Increases by approximately 100,000 a year to September 2010
27th May 2011: A steep fall in the number of people leaving the UK for living abroad and parallel increase in the Polish migrants coming to live in the UK has resulted in net migration to Britain rising to its highest level for five years.
The latest quarterly figures reveal net migration increased by approximately 100,000 in the year to September 2010. It now stands at 243,000.
Net migration is the gap between those arriving in the UK for more than 12 months and those leaving the UK to live abroad.
Based on the International Passenger Survey, the data reveals 310,000 people left Britain to live abroad in a year to September 2010. It was 50,000 less compared to the previous year.
The Office for National Statistics figures also showed approximately 50,000 rise in immigration to Britain over the year to last September from 507,000 to 553,000. The ONS statisticians the phenomenon was largely due to an increase to 43,000 in net migration from Poland and other "A8" eastern European countries who joined the European Union seven years ago.
The data is significant as the figures run contrary to the Conservatives’ pledge to bring down the number to the "tens of thousands" by the next general election scheduled to be held in 2015.
Migration experts are apprehending that the government’s knee jerk reaction to the figures will see the ministers consider the feasibility of coming out with even more drastic measures to achieve the target.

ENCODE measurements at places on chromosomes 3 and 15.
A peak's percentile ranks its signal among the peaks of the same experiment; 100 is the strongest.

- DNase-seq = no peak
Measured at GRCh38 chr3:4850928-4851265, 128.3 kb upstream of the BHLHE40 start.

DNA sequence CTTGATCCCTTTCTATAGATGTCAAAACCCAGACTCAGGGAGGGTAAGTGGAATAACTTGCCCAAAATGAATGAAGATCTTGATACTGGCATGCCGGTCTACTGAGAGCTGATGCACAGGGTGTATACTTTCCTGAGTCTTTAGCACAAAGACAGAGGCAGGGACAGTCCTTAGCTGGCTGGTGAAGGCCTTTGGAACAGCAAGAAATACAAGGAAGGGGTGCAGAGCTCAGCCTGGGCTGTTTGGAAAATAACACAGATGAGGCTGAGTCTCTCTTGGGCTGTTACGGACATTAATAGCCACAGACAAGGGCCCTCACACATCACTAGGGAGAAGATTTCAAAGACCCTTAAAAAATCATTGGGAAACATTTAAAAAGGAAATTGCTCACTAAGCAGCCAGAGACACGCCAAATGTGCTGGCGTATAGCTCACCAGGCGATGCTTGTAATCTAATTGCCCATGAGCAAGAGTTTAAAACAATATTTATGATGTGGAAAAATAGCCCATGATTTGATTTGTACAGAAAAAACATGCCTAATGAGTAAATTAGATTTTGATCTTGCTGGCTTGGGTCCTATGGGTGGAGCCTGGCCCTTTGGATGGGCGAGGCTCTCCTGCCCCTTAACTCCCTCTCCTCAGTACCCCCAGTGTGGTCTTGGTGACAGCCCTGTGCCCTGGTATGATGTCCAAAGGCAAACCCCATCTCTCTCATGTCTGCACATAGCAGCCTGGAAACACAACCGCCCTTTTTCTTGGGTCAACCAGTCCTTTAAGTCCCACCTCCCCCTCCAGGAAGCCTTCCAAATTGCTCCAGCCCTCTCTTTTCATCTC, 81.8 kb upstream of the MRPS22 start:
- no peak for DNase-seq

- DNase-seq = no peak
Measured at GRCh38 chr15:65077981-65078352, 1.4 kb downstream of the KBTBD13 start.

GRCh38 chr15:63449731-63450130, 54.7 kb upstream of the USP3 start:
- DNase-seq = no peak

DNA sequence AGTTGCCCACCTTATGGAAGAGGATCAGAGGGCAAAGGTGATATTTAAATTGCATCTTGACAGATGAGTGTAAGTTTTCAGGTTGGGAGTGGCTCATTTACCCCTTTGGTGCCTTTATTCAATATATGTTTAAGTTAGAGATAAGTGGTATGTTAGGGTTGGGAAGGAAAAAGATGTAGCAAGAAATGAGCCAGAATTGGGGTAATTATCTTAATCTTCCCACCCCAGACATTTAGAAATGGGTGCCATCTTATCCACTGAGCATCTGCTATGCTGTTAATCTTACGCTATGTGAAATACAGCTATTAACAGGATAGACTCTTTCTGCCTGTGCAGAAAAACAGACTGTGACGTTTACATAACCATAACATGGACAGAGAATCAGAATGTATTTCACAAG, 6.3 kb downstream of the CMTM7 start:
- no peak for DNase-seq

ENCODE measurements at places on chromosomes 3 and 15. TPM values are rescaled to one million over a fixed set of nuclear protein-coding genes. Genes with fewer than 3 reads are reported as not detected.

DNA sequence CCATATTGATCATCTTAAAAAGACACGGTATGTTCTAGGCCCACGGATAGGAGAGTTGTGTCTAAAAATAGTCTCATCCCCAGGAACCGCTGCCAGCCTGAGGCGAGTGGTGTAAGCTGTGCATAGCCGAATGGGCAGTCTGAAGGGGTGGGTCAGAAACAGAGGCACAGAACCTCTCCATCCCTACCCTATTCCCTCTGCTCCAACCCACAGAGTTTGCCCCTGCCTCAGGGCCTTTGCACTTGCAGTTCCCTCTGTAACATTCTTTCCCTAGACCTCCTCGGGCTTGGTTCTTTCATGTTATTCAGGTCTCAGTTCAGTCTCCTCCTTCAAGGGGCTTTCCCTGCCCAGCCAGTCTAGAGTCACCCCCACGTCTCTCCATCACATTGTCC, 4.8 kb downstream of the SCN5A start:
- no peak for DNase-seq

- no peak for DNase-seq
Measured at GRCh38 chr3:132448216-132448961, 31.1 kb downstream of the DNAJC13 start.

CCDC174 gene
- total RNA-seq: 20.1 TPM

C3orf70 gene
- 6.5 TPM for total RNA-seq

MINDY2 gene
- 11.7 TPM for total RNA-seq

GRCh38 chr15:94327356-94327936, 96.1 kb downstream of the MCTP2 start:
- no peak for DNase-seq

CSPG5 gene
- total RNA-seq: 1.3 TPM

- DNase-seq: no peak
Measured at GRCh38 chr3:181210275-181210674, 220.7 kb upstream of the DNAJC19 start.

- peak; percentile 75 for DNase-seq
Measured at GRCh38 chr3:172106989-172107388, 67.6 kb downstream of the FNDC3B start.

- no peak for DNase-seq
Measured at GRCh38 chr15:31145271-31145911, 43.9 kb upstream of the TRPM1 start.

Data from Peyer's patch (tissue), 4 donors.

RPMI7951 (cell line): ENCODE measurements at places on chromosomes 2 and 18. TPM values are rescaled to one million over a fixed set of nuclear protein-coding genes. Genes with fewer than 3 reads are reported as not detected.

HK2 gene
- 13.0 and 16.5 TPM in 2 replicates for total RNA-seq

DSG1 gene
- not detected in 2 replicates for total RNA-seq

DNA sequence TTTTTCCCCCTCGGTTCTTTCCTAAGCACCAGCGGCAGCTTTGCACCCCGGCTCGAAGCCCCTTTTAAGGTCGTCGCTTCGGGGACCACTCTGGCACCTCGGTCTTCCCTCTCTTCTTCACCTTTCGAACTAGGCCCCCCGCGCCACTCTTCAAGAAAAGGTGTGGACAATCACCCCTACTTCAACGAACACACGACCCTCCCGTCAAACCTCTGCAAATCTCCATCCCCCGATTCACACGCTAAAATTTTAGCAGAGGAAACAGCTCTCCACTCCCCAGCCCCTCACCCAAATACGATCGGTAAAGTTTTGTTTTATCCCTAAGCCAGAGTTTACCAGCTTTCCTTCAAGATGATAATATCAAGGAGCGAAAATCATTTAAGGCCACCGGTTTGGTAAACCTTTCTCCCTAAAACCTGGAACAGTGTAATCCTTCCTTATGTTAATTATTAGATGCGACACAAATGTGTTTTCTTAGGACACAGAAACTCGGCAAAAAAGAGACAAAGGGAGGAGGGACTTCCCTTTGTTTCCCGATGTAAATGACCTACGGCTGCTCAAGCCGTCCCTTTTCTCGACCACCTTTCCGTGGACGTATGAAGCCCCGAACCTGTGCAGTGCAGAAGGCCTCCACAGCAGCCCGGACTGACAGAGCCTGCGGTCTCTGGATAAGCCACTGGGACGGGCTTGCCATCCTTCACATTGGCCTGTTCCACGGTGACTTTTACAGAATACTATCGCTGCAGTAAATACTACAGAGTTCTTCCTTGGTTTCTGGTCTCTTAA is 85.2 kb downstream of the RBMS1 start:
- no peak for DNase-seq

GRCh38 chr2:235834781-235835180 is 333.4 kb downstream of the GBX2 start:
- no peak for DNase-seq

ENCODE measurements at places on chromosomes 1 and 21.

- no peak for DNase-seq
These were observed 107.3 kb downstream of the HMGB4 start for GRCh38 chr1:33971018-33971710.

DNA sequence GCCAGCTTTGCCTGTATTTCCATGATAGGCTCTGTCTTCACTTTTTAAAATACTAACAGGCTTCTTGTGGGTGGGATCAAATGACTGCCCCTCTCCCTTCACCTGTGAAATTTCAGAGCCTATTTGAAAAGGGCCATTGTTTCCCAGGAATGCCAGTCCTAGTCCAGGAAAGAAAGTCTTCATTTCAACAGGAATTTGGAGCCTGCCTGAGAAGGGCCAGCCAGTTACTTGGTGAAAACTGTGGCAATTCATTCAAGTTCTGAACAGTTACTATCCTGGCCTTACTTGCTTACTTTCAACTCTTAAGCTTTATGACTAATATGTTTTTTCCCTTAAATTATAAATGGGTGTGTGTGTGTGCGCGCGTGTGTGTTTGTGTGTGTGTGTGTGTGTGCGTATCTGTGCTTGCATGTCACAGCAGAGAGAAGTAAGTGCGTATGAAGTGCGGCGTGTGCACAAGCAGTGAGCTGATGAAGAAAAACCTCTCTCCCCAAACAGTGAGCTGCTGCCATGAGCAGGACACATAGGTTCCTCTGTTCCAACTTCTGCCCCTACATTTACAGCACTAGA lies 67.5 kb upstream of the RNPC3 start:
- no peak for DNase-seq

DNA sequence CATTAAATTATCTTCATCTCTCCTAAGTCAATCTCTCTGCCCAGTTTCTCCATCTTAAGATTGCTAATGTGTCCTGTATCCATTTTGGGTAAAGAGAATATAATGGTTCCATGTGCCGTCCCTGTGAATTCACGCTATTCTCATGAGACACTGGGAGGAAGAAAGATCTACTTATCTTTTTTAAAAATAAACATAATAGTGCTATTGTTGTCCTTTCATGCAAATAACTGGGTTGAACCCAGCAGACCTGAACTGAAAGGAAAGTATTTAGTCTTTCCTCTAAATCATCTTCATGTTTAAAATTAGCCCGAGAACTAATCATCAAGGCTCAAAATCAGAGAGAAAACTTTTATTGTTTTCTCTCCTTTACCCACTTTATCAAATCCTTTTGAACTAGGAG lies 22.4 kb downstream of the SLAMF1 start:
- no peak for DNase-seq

The only hope visible in the near future for home secretary, Theresa May, is Germany and other EU countries’ decision to open the borders this month to Polish and other workers.
As of now, the official figures reveal the number of Poles in Britain is now 545,000; and the community is the largest foreign nationality in the UK, overshadowing the Indian, Pakistani and Irish communities.
Reacting to the data, immigration minister Damian Green said the figures covered a period before the government introduced its cap on skilled workers and tightened the rules on allowing overseas student to come to the UK.
It demonstrates exactly why it is right that they take control of the immigration system and reduce net migration to sustainable levels – tens, not hundreds of thousands a year, he said.
Labour, on the other hand, said the rise in net migration has brought into focus the immigration pledge. Since the business secretary, Vince Cable, publicly disagreed with the prime minister that the target was an agreed policy and the prime minister insisted there was ‘no ifs, no buts’, the government has gone very quiet on what was a flagship Conservative promise, said the party’s immigration spokesman Gerry Sutcliffe.